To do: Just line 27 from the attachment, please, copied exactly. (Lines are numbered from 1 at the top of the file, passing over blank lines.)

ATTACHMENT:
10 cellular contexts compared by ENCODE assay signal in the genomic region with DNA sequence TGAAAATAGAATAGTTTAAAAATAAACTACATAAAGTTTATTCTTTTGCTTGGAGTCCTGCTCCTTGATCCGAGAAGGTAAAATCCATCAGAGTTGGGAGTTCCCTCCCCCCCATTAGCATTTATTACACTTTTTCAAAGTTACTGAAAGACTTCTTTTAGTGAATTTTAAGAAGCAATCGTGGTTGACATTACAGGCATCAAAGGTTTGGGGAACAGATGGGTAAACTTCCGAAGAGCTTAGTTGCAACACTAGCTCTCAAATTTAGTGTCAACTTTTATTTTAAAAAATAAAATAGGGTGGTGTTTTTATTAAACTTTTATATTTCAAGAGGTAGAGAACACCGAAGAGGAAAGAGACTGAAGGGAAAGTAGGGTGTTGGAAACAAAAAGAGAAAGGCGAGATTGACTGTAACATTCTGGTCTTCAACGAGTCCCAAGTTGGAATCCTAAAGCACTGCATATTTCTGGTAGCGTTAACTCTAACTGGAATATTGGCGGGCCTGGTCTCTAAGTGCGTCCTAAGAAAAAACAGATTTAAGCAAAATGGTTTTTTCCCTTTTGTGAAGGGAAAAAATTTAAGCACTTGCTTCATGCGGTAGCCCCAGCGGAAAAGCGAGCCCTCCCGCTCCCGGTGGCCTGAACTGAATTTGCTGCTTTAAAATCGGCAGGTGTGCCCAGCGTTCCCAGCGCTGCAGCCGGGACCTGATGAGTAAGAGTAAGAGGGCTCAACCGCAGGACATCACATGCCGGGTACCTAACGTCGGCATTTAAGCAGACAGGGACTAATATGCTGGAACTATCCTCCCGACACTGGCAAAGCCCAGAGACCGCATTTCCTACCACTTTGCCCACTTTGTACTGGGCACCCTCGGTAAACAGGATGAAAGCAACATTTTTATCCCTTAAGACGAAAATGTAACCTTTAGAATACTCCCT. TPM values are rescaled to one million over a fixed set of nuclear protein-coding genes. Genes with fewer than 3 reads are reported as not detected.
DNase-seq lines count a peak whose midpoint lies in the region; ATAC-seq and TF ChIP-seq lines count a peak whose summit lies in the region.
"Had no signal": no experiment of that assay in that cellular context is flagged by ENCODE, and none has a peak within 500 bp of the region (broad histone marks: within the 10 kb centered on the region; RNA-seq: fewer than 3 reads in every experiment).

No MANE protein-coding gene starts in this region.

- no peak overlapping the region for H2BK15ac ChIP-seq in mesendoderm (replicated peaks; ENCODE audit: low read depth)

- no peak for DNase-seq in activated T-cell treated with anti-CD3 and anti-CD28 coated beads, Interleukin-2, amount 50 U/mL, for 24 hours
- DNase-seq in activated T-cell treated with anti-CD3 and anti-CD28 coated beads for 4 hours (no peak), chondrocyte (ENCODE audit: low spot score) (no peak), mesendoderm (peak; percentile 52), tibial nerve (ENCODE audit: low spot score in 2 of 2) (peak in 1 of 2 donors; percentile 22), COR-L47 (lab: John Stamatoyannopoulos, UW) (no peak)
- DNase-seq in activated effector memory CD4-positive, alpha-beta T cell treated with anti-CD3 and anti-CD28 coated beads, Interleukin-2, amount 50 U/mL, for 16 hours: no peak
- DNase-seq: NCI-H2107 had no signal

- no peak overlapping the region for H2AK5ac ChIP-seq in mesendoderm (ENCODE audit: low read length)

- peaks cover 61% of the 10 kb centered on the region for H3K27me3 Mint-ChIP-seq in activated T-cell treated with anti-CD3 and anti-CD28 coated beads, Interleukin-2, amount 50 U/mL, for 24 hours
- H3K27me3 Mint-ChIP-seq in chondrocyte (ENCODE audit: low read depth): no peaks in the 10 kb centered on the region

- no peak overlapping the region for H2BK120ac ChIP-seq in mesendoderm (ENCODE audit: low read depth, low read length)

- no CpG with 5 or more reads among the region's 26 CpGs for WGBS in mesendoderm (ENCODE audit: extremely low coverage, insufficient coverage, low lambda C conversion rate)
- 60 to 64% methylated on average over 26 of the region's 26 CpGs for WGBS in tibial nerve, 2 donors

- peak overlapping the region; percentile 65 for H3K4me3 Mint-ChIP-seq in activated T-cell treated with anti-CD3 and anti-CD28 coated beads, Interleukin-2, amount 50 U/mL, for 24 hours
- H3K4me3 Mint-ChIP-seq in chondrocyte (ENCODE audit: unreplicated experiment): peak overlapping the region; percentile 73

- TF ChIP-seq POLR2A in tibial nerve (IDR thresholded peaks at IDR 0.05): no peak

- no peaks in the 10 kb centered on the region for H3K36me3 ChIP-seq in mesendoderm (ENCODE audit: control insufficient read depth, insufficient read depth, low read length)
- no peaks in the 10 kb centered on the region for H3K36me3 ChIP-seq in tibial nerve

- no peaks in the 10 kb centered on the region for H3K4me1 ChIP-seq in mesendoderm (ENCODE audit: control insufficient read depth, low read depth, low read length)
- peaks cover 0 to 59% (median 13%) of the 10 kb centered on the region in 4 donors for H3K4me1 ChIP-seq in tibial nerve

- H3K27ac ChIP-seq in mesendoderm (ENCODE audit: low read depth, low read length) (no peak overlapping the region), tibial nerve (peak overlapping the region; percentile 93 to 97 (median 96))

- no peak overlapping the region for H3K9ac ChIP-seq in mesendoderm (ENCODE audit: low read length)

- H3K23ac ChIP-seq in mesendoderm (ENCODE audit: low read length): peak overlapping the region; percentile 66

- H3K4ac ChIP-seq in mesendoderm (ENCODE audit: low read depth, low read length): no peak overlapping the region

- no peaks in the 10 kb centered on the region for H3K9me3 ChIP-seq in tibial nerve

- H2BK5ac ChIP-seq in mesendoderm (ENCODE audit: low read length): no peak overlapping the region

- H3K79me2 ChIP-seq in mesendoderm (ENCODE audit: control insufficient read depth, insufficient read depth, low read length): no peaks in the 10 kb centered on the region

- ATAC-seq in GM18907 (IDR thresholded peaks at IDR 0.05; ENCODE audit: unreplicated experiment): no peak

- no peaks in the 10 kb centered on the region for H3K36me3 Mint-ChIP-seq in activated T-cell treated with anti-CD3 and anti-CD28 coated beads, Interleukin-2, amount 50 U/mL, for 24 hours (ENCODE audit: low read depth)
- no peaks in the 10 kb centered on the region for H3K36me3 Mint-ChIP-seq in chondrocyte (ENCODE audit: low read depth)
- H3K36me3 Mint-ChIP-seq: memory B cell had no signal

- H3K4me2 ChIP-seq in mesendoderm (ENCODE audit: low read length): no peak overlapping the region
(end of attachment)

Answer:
- no peaks in the 10 kb centered on the region for H3K9me3 ChIP-seq in tibial nerve